At Detroit’s peak her population topped out at about 1.8 million people.  Today there are but 680,000 people remaining.  A loss of 1.12 million people.  About 62% of her peak population.  So Detroit’s tax base plummeted.  But the size of the public sector didn’t.  For government never grows smaller.  So Detroit continued on with the overhead expenses of a city with a population of 1.8 million people.  With the tax revenue of a city with a population of 680,000 people.  Making bankruptcy inevitable.

The Problems of the City of Detroit are the Problems of the Nation Writ Large

At the height of Detroit’s industrial might there were approximately 300,000 automotive or manufacturing jobs in the city.  Today there are a mere 27,000.  That’s a loss of 273,000 jobs.  That’s 273,000 breadwinners whose families are no longer in the city.  If each of them had on average 2.5 children who remained in the city with their parents that would have added about 1.2 million to the city’s population.  Which corresponds pretty closely to the 1.12 million the city actually lost.  So we can see how the loss of the jobs devastated the population.  But we can also see what it did to the city’s finances.

Let’s assume these breadwinners had their children when they were in their 20s.  So the breadwinner was still in the workforce when their children were 20 and had entered the workforce.  Let’s say this happened over a 40-year period.  So, on average during that 40-year period, there were an additional 136,500 jobs per year.  Let’s say they each owned a house and paid property tax of $750.  Over 40 years that’s about $4.1 billion in lost property tax revenue.  If each of these workers earned $35,000 on average over those 40 years and paid a 3% city income tax that’s about $9.8 billion in lost personal income tax revenue.  Finally, if we figure a 50-50 split between labor and material, a 15% overhead and a 2% net profit we can extrapolate that $35,000 average personal income into approximately $448 billion in lost corporate revenue over those 40 years.  At a city corporate income tax rate of 2% that’s about $9 billion in lost corporate income tax revenue.  Adding these all together we see a total loss of tax revenue to the city of approximately $18.8 billion due to the loss of 273,000 jobs.  Plus or minus.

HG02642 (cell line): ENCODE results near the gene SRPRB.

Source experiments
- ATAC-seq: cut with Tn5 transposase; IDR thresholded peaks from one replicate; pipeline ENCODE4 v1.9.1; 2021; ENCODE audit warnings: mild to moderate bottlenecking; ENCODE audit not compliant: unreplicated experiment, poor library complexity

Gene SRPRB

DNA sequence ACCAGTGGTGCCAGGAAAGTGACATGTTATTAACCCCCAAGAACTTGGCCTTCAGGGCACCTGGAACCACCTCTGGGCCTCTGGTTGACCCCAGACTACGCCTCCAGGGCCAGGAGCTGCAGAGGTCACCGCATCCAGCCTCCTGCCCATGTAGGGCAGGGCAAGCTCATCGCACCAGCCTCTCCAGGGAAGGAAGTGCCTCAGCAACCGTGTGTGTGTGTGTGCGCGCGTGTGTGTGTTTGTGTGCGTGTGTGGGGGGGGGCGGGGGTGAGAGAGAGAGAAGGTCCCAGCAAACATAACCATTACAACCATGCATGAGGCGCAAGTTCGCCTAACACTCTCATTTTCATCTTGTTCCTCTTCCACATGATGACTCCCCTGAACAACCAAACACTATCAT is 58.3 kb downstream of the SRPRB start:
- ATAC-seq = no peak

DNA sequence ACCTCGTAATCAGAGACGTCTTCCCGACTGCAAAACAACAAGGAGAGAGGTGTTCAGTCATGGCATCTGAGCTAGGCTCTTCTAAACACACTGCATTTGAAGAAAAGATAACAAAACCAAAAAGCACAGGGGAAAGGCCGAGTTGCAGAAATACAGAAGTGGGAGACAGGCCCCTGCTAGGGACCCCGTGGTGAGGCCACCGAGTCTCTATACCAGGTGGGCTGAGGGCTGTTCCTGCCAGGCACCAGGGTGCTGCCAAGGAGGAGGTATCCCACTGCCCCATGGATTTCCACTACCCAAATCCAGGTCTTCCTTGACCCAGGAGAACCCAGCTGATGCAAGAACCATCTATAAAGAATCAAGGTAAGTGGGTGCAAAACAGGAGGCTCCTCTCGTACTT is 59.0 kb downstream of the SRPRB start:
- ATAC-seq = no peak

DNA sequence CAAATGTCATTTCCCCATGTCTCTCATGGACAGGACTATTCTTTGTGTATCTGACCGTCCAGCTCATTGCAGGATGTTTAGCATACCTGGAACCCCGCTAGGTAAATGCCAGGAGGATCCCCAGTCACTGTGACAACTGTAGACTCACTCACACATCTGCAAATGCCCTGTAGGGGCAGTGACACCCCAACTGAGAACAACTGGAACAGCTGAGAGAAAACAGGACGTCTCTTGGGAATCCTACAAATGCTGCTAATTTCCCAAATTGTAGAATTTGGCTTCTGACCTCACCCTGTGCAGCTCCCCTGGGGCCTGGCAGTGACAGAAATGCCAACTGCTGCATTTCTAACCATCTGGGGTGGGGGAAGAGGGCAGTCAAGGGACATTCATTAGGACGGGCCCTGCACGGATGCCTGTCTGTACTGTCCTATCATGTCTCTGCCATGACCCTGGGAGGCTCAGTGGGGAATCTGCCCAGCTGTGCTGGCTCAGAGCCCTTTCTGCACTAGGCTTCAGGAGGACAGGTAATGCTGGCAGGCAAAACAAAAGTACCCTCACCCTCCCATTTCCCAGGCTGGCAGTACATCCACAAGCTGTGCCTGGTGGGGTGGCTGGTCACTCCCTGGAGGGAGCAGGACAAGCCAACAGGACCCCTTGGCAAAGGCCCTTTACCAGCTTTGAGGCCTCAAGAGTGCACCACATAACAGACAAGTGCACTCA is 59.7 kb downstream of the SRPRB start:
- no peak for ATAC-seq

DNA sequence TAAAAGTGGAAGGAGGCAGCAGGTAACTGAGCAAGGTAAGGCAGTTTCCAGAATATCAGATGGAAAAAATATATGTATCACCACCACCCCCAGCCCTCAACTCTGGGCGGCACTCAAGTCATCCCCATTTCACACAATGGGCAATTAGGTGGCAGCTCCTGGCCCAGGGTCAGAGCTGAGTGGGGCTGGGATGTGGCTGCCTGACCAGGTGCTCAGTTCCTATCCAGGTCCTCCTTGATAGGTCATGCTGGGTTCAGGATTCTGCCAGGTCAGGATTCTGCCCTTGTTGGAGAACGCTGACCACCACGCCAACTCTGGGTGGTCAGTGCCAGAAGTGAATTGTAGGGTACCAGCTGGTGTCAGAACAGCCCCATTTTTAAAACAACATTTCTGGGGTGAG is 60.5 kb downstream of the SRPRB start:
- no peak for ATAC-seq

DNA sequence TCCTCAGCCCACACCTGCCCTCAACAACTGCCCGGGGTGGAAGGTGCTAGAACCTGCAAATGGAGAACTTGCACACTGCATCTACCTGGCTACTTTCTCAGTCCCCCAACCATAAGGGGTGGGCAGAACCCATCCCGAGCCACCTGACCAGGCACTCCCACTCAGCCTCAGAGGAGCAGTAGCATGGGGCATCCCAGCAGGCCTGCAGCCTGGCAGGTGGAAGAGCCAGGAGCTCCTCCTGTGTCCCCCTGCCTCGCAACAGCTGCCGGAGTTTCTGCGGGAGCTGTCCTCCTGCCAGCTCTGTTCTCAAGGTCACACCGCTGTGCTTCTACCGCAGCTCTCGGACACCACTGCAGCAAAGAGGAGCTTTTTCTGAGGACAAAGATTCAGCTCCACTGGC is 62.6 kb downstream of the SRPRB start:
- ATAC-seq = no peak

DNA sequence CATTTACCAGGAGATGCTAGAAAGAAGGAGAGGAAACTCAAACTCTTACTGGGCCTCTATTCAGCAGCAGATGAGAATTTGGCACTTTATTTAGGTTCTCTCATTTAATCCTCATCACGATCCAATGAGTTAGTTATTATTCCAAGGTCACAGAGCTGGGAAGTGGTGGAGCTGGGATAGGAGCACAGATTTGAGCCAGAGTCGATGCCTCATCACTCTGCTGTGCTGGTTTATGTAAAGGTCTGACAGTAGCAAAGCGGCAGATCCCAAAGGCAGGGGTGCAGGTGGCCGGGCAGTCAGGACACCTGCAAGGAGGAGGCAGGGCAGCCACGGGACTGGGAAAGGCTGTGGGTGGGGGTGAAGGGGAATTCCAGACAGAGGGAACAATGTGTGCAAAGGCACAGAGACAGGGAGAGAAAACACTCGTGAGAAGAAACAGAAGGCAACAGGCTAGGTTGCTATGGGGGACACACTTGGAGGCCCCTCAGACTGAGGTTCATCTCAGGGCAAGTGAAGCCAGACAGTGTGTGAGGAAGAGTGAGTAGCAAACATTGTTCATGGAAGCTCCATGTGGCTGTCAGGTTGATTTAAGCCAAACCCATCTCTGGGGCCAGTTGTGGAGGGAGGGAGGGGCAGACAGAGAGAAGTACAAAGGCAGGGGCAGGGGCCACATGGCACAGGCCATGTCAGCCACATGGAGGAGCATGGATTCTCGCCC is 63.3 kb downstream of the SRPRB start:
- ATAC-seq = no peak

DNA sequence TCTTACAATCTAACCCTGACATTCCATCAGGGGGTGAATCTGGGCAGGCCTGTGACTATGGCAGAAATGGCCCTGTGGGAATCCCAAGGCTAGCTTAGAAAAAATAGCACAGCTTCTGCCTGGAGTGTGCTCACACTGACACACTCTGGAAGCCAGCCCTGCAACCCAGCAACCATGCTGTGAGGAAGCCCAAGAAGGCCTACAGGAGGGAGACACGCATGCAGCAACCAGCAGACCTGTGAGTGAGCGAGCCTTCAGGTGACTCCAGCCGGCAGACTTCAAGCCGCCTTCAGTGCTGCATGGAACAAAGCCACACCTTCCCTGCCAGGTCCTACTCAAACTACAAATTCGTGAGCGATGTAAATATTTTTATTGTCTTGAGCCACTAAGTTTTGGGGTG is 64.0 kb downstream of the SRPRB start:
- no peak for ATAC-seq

This is a crude guesstimate with an emphasis on crude but it could be close enough to explain what happened in Detroit.  For with the falling tax base Detroit turned to borrowing more and more money to pay for an oversized public sector.  To service a disappearing population.  With those pension and retiree health care benefits being especially burdensome.  Which forced the city to borrow so much it left them with a debt of $18.5 billion (very close to the $18.8 billion in our little exercise above) that they don’t have a chance in hell of ever repaying.  Leaving bankruptcy as the only option.  Unless the federal government steps in.  Which probably won’t happen.  And shouldn’t happen.  For Detroit is not the only government suffering under the weight of unfunded pension obligations and retiree health care benefits.  If they bail out Detroit then they’ll have to bail out all other states and municipalities.  Which they can’t afford to do.  For the federal government has its own problems with pensions (Social Security) and retiree health care benefits (Medicare).  And they’ve just added a new government benefit that will dwarf the costs of Social Security and Medicare.  Obamacare.  All while burdening the economy with a slew of anti-business regulations that has chased jobs out of the economy.  And out of the country.